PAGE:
Republican lawmakers endorse Gov. Brown's pension reform
SACRAMENTO (KABC) -- Governor Jerry Brown's pension reforms are getting a big boost from an unlikely source: Republican state lawmakers. They are calling on Brown to shore up support for the reforms in his own party.
In an unusual move, virtually all Republican state lawmakers endorsed Democratic Governor Jerry Brown's 12-point pension plan.
The plan includes putting new-hires into some sort of hybrid plan partly counting on the stock market through 401(k)s, and raising the retirement age.
At least 36 GOP votes are guaranteed, curbing what they call overly generous and unaffordable benefits.
"Today, we are stepping up to the plate, showing Republicans are united behind the governor's plan," said state Assembly Minority Leader Connie Conway (R-Tulare). "Now it's up to the governor to get the Democrats on board."
Of course, things can't be that easy at the Capitol. When one party likes something, the other typically doesn't, especially on a touchy subject like pensions.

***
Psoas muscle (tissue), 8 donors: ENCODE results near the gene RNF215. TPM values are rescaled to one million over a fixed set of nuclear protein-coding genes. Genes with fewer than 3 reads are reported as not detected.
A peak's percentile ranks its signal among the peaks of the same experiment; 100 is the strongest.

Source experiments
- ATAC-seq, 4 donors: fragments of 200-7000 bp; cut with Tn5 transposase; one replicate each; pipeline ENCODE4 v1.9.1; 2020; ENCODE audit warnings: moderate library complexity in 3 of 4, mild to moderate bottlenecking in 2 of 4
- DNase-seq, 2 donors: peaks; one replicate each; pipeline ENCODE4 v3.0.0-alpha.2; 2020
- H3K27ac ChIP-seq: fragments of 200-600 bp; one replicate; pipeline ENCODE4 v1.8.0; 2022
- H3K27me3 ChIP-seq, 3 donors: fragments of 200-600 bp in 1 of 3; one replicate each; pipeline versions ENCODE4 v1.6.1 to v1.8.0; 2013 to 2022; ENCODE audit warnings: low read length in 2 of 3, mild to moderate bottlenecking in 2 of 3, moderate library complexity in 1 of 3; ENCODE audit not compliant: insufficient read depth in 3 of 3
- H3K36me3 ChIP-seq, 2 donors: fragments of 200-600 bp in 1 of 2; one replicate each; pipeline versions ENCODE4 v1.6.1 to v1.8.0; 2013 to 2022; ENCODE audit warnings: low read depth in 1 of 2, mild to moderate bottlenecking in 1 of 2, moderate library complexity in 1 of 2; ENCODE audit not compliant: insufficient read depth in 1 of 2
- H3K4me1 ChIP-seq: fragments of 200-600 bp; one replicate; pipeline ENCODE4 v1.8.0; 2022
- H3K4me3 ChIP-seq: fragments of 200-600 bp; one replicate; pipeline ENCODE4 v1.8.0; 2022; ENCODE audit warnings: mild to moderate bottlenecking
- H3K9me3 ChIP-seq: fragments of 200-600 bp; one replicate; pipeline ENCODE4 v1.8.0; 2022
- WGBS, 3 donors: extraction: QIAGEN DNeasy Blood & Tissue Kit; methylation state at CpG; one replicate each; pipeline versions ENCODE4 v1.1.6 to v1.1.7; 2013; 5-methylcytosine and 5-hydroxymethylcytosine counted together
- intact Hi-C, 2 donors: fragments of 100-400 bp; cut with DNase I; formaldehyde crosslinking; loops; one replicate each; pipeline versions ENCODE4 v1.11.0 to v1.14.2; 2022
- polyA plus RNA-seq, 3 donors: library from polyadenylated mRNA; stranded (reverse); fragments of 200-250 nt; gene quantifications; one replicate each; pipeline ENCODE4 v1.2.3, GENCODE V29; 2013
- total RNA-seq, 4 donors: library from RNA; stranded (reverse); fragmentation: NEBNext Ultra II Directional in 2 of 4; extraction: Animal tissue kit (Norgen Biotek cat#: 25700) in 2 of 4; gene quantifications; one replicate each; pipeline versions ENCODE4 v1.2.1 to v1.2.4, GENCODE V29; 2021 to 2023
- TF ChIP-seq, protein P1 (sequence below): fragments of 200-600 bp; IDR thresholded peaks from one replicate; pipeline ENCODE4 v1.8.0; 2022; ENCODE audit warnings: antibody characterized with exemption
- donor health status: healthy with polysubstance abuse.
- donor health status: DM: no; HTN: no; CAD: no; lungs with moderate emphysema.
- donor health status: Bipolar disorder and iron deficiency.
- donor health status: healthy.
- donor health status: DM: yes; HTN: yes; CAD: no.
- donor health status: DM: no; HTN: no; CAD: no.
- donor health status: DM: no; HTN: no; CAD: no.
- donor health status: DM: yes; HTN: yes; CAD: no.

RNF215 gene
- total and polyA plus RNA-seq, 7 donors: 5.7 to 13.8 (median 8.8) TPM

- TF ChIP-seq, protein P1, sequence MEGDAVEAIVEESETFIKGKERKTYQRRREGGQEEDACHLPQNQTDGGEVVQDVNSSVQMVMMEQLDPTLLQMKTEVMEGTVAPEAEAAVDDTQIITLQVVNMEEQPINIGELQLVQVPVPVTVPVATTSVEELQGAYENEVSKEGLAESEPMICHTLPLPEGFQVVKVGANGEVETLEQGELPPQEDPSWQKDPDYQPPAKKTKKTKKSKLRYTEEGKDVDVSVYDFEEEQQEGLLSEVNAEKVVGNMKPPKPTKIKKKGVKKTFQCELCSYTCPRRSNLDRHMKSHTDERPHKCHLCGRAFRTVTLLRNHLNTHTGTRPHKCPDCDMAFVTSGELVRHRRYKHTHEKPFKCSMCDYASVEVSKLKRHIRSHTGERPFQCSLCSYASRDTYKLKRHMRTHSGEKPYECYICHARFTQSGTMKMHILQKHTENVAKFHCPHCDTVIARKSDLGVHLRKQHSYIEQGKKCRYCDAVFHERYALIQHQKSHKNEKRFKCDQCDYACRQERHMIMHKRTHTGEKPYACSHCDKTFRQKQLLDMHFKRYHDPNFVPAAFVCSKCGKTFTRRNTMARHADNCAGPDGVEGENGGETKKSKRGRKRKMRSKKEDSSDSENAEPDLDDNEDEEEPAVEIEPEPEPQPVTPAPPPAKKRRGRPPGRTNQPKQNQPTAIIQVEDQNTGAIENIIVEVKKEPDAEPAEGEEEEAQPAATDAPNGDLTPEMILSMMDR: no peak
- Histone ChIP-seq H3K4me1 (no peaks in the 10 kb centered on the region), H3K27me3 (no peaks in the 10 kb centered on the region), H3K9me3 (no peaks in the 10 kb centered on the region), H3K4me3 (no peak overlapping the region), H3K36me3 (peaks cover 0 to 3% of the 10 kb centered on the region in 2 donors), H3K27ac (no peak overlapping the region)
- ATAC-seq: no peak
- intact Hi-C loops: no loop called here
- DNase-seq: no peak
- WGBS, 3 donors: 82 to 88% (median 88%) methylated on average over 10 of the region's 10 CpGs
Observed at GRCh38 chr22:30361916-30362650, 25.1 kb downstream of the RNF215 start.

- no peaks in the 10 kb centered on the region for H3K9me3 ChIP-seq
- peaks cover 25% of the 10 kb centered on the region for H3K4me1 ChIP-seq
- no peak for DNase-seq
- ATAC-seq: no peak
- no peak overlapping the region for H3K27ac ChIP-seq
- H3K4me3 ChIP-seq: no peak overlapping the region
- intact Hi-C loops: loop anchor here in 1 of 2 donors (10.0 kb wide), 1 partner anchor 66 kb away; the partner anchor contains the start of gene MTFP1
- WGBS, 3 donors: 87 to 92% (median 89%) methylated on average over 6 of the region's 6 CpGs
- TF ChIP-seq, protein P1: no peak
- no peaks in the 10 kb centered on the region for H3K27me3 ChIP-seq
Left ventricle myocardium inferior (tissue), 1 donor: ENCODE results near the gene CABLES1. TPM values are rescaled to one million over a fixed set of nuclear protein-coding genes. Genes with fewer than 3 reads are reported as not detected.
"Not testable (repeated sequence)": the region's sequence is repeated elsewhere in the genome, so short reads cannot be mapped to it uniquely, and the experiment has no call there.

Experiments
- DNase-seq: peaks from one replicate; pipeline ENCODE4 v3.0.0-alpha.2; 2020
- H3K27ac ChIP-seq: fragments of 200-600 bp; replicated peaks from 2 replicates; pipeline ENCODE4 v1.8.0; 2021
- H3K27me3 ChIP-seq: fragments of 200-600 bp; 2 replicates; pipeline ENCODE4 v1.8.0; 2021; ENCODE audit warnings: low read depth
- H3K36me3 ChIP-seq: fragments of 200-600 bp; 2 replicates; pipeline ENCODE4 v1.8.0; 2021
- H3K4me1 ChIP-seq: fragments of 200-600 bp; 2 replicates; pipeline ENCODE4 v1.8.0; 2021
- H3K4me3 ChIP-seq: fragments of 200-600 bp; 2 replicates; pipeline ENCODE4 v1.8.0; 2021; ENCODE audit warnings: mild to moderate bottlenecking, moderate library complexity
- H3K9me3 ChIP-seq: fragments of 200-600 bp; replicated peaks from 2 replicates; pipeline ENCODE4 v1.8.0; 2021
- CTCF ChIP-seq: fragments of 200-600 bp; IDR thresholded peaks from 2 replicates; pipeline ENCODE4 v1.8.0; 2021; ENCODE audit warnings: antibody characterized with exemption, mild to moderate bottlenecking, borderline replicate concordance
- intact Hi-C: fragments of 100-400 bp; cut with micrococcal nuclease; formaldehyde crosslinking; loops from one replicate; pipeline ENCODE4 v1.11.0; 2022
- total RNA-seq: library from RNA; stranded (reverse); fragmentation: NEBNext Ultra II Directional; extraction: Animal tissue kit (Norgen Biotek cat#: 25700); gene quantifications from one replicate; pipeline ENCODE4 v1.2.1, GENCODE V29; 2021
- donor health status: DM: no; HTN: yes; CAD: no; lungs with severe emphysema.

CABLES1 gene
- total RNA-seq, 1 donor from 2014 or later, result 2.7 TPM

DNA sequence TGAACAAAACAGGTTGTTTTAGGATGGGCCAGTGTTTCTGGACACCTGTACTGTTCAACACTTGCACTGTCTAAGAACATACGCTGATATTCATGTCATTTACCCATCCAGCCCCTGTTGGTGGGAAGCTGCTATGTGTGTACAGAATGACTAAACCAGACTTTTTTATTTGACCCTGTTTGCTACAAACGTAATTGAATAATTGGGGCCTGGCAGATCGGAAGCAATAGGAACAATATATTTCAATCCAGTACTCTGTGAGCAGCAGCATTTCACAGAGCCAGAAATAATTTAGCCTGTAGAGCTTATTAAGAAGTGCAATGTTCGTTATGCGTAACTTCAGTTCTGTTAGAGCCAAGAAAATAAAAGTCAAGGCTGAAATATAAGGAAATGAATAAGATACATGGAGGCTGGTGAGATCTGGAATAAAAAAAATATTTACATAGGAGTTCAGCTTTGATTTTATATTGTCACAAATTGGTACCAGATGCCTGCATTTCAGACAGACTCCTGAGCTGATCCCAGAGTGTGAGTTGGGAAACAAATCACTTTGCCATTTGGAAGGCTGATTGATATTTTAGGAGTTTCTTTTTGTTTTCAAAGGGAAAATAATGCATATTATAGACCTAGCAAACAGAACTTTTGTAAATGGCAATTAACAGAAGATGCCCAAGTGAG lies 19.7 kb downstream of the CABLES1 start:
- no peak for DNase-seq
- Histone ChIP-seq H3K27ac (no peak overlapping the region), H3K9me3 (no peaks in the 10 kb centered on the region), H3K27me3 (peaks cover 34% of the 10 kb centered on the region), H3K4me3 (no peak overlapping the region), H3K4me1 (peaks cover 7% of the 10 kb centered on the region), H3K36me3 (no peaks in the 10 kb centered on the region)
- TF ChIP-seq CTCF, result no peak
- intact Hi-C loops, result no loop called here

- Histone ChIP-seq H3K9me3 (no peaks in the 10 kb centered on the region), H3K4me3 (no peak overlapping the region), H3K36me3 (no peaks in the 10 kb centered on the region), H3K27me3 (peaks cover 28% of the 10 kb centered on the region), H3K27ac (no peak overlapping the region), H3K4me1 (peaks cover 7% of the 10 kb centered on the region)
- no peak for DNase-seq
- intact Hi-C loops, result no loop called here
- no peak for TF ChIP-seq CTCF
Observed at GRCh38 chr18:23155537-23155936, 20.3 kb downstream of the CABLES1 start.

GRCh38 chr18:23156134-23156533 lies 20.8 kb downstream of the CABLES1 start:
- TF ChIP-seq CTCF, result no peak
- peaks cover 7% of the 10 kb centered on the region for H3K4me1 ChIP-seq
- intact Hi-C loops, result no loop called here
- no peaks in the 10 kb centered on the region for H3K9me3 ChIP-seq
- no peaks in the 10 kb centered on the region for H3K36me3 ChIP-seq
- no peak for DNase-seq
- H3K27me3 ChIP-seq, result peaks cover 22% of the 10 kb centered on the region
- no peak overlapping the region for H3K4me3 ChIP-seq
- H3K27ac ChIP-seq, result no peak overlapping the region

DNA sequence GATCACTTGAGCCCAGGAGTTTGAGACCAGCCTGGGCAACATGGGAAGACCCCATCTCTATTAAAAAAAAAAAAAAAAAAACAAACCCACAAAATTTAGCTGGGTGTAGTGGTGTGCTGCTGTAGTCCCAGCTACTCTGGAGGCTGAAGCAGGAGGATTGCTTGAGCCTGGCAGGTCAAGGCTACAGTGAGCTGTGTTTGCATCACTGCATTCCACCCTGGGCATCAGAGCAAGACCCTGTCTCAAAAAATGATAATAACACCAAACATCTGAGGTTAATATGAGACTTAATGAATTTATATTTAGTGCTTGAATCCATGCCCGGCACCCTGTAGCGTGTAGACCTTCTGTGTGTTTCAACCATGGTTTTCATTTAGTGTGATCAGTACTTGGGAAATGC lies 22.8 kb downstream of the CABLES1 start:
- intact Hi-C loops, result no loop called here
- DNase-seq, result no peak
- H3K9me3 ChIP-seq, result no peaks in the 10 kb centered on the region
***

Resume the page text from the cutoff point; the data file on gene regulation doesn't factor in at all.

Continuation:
Governor Brown is traveling to Washington, D.C. All his office would say is the need for pension reform is urgent and will continue to work with the Legislature.
Lawmakers have been holding hearings on his plan. But Democrats says they can't accept it as-is without some vetting.
"We're the Legislature. Our job is to look at the bills and look at legislation and develop it. Not to just accept whole-hog anything anybody gives us," said Assm. Warren Furutani (D-Gardena).
Public-employee unions, which have given some $600 million in concessions under former Governor Schwarzenegger, say changes are fine only if they ensure retirement security. Pensions provide that.
"Republicans have no right to now take advantage of a situation to try to undermine people's security in this state," said Willie Pelote, assistant director of the American Federation of State, County and Municipal Employees (AFSCME). "A 401(k) plan gambles on Wall Street. Good luck to you."
While 3 percent of the state budget goes to pensions, that's about $3 billion this year. And the figure skyrockets in future years.
Republicans say that's money that can't be used for schools, roads and law enforcement.
california state assembly, california state senate, jerry brown, california news, nannette miranda
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